John Hadl has a name which looks like there's something missing. But
there's nothing lacking from the respect he commands within his
"He's the best passer in the league," said Joe Namath after the San
Diego quarterback completed his days in the old AFL with six straight
seasons of throwing for more than 2,000 yards.
"Any credit I get should go to John Hadl," said Lance Alworth, the
Chargers' all-pro receiver. In Alworth's case, of course, there has to
be a flip side to that praise. The presence of such a fine target, fleet
and sure-handed, undoubtedly has enhanced Hadl's career. Still, other
aspects of the Chargers' offense have not always been so good and Hadl
often has delivered in trying times.
At 6-1 and 218, the 9-year veteran is a sturdy soul and a strong leader
and competitor. Those qualities may be tested more and more as the
Chargers' rangy young Ivy League quarterback, Marty Domres, seeks to
unseat him from his job.
the 30-year-old Kansas product has some strong backers around the NFL.
"Hadl is one of the really underrated quarterbacks in the game," said
one scout. "Knockers will say he throws the interception but many times
they're batted balls or things of that nature. I don't think he's been
given the protection necessary for him to be effective. He has a very
quick release and he throws the long ball well. He hasn't always shown
good judgment in throwing into coverage, but he has worked on it. One
thing I really like about him is he's a great competitor and a guy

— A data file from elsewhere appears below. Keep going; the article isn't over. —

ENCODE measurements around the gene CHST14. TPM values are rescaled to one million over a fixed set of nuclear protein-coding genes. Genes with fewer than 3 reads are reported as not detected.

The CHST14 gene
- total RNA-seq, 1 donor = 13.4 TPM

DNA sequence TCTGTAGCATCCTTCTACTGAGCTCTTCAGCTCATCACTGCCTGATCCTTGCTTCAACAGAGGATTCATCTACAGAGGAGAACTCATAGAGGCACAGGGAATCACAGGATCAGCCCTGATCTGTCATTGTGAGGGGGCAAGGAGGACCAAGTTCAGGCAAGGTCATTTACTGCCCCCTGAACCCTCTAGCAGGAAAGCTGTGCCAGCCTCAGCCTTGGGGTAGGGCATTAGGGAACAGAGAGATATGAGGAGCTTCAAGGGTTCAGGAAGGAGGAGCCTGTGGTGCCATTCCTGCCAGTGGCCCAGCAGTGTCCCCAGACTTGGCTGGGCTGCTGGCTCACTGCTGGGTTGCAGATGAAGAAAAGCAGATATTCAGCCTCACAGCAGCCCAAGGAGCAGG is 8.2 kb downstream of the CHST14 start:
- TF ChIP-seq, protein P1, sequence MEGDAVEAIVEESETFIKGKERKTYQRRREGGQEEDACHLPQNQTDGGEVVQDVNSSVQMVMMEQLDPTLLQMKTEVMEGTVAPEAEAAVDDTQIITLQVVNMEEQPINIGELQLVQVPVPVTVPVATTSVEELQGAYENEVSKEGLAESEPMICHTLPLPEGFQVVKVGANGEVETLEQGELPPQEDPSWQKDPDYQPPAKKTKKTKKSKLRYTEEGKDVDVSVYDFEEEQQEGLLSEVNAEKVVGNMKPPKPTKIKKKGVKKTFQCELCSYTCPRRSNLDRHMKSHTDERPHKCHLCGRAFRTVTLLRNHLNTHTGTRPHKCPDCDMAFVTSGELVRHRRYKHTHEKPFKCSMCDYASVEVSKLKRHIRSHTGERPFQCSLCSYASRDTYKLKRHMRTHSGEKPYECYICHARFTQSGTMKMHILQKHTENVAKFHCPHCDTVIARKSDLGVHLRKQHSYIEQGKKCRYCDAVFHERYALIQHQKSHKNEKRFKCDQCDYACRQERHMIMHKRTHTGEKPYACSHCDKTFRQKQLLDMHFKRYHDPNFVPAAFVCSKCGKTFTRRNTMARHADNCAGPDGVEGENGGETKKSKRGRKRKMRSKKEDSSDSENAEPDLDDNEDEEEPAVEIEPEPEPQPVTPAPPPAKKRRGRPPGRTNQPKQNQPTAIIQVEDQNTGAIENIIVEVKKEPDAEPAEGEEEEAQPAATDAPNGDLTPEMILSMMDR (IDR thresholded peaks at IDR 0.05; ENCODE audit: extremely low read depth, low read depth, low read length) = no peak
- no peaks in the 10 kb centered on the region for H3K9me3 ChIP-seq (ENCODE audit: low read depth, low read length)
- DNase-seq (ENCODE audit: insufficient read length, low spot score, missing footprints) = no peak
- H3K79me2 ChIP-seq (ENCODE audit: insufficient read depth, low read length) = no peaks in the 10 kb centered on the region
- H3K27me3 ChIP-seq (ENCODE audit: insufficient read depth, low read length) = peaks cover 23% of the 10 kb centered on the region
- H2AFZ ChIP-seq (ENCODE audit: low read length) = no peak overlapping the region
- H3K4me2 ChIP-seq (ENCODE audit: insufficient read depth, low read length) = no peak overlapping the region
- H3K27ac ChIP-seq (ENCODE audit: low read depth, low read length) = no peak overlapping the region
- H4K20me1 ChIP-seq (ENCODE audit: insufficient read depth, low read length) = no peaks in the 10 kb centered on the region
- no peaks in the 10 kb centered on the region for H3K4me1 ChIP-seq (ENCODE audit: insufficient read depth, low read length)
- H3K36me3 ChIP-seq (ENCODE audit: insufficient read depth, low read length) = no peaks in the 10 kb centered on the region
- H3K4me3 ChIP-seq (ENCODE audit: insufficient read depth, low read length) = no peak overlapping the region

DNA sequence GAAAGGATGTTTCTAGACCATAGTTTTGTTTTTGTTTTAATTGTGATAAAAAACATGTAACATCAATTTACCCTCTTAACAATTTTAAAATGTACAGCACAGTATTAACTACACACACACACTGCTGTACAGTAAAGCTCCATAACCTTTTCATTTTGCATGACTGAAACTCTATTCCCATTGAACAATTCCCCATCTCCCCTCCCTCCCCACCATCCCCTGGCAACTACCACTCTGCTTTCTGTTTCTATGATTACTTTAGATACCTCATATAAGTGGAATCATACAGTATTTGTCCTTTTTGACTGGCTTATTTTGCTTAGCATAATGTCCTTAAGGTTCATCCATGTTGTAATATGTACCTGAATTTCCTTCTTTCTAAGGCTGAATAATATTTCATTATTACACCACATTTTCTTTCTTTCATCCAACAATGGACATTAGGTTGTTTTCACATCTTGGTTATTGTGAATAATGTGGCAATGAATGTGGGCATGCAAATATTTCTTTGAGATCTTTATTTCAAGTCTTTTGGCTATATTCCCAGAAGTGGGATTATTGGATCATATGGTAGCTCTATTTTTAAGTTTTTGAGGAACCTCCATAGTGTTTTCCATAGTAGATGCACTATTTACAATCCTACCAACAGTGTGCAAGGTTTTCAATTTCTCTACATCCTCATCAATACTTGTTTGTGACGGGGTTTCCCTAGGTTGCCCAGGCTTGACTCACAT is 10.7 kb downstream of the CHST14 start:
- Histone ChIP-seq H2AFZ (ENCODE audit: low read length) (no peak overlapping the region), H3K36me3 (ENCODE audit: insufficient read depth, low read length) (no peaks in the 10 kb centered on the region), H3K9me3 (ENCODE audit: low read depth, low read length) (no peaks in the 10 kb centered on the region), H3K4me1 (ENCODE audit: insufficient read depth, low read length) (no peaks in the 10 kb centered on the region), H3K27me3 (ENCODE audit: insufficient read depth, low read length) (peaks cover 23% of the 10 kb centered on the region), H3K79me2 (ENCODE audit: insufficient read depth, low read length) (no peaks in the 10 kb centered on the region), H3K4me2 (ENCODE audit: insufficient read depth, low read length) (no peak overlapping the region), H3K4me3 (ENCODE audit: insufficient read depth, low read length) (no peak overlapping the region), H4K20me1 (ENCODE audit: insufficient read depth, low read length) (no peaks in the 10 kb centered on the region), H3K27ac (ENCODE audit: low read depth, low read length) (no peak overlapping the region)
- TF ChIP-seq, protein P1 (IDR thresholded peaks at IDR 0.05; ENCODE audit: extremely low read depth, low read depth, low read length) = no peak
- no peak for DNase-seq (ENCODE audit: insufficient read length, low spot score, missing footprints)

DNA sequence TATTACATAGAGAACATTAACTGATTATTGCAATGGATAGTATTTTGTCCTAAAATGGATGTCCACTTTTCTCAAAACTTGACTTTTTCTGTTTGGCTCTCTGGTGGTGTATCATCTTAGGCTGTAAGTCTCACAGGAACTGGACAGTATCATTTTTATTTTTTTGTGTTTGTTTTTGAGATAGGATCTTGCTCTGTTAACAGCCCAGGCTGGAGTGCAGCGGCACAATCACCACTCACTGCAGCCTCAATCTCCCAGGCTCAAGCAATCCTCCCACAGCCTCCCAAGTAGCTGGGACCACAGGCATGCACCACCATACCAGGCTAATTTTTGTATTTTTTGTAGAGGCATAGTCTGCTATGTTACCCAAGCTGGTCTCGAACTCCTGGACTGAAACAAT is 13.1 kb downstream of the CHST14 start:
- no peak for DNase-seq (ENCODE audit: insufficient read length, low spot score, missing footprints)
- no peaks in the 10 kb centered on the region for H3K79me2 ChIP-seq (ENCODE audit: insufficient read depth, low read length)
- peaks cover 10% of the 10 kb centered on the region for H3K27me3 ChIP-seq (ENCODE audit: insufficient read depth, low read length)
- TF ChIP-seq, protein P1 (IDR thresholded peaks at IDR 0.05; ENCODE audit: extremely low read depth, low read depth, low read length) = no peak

who'll come back after an interception and throw. He's not one who's
afraid of adversity. He'll go into the cloud and try to get through it.
He doesn't take a 180-degree turn from it."
A highly-respected defensive back said, "I'm a John Brodie fan and I
compare Hadl with Brodie in the type of ball he throws and the way he
sets up. Hadl, however, has a tendency to get in a rut by throwing
certain types of patterns repeatedly. If you have faced him for a number
of years, you get to know what he'd do in certain situations, and sit
back and wait for him. But he's a very durable guy and doesn't get
flustered. You can tell he throws the ball well on the up patterns, the
long stuff. It comes into the receiver's hands easy. Some quarterbacks
have a tendency to throw it harder."
Another scout supports that testimony. "Hadl can throw the bomb," he
said. He likes play action passes and does an excellent job of faking.
He has a fast set-up and is considered a good scrambler. He will run the
bootleg very effectively. He has a flair for the unusual. He'll slow
down the pass rush or pursuit with reverses, Statue of Liberty, wing
reverses, flea flickers and other stuff."
Hadl, it seems, is many things to many people.